It's hoped New Zealand efforts to flatten the Covid-19 curve will translate into a milder flu season this winter.
But experts warn, unlike the coronavirus, influenza is already present and cannot be eliminated from the community.
Instead, they say good hygiene practices and immunisation are still the most effective ways of stopping the spread of flu this season.
University of Otago, Christchurch virologist associate professor Lance Jennings said generally flu season started to increase around June, peaking in July and August before diminishing again.
So far this year ESR testing and surveys like the Flu Tracker are showing much lower rates of flu in the community.
But Dr Jennings said, like Covid, influenza was very good at spreading between people, through things like speaking and singing.
"When we develop symptoms and when we cough and sneeze it's very readily transmitted from person to person. So, for this reason, it can enter communities and a number of people can be exposed ... and you get these explosive outbreaks of influenza-like illness occurring," he said.
Jennings said there were aspects of flu which were still not understood, and the only thing to expect from flu was, the unexpected.
"It can spread widely at a very low level in the country and then with a seasonal change or other factors that occur, suddenly start causing outbreaks in multiple centres at the same time."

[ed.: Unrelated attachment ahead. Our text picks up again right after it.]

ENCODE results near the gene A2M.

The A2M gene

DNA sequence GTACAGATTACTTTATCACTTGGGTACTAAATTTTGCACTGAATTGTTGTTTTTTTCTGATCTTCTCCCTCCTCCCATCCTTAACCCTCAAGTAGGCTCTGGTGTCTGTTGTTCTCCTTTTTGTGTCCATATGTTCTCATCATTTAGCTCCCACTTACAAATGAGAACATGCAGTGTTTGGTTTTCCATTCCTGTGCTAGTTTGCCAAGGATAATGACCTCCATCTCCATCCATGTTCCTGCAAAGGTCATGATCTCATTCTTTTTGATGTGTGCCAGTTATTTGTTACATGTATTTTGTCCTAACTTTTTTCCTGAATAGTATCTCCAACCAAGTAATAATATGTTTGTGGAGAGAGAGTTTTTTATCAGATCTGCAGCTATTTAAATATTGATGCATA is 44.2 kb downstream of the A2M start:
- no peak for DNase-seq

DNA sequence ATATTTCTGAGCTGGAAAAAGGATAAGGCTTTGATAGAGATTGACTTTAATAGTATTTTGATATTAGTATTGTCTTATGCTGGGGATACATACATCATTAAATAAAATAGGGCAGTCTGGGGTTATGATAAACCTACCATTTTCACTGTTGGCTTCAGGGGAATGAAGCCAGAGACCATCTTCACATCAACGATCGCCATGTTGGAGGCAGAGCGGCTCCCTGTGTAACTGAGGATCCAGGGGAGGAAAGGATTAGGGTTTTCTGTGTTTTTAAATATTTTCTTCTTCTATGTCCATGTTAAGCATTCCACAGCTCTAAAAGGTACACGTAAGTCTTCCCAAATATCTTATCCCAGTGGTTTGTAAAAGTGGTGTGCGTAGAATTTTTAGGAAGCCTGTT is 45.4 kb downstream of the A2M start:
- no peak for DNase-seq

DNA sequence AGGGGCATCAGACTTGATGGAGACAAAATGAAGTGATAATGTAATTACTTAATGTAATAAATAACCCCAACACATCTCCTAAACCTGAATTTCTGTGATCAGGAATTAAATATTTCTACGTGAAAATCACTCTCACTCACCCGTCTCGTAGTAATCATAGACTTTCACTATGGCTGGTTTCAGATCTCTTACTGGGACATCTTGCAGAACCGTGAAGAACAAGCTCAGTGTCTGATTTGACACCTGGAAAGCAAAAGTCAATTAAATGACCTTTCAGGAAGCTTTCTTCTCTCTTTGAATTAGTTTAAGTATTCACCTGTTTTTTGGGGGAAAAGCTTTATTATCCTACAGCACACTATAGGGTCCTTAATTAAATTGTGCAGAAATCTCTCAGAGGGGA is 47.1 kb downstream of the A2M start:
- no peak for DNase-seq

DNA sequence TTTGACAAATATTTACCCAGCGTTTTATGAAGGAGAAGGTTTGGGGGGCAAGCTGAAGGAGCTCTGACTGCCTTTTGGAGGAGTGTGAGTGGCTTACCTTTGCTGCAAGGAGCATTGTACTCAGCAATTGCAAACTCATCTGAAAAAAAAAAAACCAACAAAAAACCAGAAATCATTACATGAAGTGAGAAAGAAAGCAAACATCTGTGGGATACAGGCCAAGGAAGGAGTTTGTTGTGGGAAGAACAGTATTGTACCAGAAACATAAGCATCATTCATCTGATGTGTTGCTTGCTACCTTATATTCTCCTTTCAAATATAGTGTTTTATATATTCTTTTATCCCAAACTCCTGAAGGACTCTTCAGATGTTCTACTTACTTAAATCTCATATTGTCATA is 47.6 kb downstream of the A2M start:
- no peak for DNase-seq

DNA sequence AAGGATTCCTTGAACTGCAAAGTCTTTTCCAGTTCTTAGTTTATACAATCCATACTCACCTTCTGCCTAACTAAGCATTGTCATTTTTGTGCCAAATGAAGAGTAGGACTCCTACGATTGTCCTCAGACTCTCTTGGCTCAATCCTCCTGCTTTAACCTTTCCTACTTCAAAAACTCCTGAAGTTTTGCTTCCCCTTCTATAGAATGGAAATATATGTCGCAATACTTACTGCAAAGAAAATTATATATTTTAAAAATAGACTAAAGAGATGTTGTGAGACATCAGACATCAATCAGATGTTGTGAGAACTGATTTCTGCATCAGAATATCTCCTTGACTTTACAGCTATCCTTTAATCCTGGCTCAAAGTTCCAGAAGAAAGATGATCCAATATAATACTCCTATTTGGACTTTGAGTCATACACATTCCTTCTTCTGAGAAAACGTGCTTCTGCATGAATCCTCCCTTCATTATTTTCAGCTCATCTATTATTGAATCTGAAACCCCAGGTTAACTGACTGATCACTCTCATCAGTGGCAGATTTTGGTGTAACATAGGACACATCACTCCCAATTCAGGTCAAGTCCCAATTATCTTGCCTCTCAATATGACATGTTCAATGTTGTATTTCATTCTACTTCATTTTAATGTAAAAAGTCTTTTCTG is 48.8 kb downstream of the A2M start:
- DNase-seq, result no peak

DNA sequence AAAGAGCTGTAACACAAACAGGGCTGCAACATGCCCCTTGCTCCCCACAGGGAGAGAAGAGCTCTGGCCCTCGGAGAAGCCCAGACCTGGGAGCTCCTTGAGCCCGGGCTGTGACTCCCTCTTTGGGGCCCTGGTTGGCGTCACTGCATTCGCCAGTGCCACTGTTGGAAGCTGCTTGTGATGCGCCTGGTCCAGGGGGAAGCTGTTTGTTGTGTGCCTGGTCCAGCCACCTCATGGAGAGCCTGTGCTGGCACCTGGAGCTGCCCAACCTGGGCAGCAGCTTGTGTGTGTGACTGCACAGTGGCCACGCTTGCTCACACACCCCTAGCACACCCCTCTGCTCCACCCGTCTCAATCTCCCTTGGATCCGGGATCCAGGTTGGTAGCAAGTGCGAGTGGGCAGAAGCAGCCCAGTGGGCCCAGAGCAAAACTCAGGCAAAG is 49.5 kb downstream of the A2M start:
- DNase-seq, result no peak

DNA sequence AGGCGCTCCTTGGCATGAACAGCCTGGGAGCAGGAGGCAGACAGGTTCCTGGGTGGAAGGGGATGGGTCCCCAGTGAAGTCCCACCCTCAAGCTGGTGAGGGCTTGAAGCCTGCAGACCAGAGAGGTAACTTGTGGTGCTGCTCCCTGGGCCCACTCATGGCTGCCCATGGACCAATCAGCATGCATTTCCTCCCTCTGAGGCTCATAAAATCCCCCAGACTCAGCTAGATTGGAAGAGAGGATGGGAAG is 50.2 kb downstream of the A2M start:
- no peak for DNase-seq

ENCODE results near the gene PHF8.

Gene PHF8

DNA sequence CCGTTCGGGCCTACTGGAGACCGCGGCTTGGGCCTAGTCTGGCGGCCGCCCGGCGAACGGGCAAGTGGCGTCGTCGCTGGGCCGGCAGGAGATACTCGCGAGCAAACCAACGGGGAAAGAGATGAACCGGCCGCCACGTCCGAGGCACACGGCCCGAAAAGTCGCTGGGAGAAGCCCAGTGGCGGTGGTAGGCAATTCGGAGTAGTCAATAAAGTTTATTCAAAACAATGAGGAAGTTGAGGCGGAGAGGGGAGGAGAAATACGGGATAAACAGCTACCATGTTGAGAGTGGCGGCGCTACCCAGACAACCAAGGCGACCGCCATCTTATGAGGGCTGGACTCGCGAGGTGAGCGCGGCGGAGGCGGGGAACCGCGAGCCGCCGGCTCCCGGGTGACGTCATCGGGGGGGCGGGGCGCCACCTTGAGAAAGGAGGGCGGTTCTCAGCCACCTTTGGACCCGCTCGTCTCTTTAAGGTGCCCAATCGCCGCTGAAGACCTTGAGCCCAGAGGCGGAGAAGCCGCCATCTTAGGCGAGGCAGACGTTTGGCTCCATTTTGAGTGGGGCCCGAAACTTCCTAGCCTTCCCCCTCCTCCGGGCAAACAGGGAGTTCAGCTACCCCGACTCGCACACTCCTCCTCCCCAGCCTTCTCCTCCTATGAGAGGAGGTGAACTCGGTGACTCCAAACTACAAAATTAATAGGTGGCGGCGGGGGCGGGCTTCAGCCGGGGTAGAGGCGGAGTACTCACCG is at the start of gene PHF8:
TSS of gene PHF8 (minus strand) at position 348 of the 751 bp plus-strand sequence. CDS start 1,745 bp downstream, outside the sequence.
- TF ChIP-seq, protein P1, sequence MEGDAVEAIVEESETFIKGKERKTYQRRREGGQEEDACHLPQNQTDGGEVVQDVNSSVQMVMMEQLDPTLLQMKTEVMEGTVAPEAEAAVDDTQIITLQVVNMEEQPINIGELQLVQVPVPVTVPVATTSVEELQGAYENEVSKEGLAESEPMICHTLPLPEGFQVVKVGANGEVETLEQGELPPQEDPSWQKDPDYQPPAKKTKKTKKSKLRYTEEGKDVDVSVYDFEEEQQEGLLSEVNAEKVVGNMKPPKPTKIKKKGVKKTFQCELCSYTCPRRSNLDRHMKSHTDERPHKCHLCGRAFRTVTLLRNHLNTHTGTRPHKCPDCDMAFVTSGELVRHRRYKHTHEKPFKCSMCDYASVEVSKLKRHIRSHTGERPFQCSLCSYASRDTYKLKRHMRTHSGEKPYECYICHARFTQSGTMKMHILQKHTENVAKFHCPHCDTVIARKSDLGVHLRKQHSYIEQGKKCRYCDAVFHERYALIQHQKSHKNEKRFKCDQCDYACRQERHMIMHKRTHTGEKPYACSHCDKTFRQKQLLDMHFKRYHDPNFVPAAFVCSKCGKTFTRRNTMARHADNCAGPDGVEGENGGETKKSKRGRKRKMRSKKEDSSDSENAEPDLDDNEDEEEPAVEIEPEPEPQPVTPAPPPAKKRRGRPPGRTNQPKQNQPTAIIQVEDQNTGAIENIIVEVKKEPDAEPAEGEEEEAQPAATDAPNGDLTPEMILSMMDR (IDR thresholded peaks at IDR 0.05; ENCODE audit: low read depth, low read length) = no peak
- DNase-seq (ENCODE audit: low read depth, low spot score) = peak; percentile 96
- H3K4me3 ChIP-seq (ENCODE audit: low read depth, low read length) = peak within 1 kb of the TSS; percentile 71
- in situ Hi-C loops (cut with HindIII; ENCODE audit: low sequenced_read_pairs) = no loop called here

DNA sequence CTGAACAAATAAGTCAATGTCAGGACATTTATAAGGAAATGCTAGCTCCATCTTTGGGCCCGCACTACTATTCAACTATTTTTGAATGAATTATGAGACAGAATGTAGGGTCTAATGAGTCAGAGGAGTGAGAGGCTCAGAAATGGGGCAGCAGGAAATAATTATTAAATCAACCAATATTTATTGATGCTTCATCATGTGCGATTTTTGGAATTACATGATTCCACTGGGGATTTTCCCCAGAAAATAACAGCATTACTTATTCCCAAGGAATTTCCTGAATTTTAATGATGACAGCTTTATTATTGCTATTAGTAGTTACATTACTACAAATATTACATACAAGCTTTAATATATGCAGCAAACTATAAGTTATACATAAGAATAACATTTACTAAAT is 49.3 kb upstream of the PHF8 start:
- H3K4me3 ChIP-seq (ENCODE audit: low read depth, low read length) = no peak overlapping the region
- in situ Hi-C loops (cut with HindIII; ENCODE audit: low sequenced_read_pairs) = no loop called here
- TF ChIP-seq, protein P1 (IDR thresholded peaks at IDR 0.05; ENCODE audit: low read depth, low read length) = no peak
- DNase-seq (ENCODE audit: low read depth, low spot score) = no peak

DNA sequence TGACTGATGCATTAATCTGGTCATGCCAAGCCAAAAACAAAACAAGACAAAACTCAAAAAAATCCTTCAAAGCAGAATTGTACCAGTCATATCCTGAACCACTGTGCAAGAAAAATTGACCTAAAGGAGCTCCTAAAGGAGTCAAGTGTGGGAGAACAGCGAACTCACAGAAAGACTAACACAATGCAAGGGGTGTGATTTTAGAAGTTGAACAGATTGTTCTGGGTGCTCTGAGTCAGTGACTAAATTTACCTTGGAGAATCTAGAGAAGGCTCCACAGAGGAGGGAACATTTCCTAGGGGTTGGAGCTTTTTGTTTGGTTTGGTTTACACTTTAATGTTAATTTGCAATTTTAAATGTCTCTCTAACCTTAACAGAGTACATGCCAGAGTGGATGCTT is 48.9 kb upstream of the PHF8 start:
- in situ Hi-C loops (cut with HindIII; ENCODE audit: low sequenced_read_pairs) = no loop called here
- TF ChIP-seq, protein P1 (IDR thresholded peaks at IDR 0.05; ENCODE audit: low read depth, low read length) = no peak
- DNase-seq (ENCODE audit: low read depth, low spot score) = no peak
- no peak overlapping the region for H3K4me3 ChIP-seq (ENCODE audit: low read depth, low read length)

Auckland University Immunisation Advisory Centre director Nikki Turner said unlike Covid 19, influenza was always present in the community, and it surged in winter.
Even still, Dr Turner was hopeful the measures introduced to stamp out Covid will reduce the spread and severity of flu through the community in the coming months.
"There is still flu within New Zealand. We will still have winter flu and the rates will rise. We are hoping, with all these things in place that we will see a more mild season, but we will still have flu," she said.
ESR is responsible for coordinating the country's influenza surveillance.
It said the Covid response had heavily impacted its ability to collect information about influenza-like illnesses in the community.
Part of its surveillance involves getting samples and information from family doctors. But because of Covid, it is only now starting to recruit GPs to do that.
Jennings said with the focus on Covid, unlike previous years no one is certain how much influenza is out in the community at the moment.
"The laboratory testing focus is on Sars coronavirus type two identification at the present time, so the level of testing of other respiratory viruses including influenza A and B is substantially reduced," he said.
But the Covid outbreak has resulted in an unprecedented demand for flu vaccine, so much so, the ministry has had to order extra flu vaccine from the Northern Hemisphere.
Turner said one of the strains in the Northern Hemisphere vaccine wasn't a good match for New Zealand, two were identical and the thrid was expected to have good cover.
"The advantage for New Zealand currently is the one strain that is a poor strain, we are not actually seeing much circulation of that strain in New Zealand at all at the moment. So unless the flu changes quite a lot through the winter season, at this point in time this vaccine should have pretty reasonable effectiveness."